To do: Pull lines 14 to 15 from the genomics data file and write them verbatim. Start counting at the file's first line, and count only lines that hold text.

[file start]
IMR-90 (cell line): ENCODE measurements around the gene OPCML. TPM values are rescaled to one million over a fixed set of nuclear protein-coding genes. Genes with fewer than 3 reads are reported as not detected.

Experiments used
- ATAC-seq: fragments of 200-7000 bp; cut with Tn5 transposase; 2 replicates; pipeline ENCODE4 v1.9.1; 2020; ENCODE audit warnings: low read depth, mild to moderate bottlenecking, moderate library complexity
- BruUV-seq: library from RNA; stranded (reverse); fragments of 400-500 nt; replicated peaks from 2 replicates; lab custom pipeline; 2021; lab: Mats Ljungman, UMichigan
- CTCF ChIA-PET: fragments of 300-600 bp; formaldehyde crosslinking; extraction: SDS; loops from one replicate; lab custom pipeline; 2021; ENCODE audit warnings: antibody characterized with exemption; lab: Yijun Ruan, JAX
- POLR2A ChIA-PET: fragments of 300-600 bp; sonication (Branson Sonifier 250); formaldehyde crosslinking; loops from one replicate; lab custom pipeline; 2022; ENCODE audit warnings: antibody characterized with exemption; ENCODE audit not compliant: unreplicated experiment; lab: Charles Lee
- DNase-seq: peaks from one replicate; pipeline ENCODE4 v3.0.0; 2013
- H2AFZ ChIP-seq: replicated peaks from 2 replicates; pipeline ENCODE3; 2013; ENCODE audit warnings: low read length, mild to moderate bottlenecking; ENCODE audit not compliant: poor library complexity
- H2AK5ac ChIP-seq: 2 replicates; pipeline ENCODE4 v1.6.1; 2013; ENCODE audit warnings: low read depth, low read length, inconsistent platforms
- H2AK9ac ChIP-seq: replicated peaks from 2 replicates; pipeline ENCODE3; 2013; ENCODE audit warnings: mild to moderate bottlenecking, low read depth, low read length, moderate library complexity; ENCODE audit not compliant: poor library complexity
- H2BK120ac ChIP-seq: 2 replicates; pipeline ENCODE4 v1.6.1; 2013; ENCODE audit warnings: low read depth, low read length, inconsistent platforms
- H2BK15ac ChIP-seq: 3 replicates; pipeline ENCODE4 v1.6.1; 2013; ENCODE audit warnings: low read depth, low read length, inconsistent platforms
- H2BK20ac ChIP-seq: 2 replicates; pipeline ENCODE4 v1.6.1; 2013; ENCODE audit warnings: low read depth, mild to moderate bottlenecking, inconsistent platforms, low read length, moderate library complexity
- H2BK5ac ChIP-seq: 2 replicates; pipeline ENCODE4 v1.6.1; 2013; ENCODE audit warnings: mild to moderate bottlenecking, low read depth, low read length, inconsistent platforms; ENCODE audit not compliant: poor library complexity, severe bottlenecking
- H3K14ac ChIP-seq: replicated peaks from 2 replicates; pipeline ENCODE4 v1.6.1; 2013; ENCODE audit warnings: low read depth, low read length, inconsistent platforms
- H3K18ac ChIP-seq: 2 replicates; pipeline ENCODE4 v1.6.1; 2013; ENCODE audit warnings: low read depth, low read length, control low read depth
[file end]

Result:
- H2BK5ac ChIP-seq: 2 replicates; pipeline ENCODE4 v1.6.1; 2013; ENCODE audit warnings: mild to moderate bottlenecking, low read depth, low read length, inconsistent platforms; ENCODE audit not compliant: poor library complexity, severe bottlenecking
- H3K14ac ChIP-seq: replicated peaks from 2 replicates; pipeline ENCODE4 v1.6.1; 2013; ENCODE audit warnings: low read depth, low read length, inconsistent platforms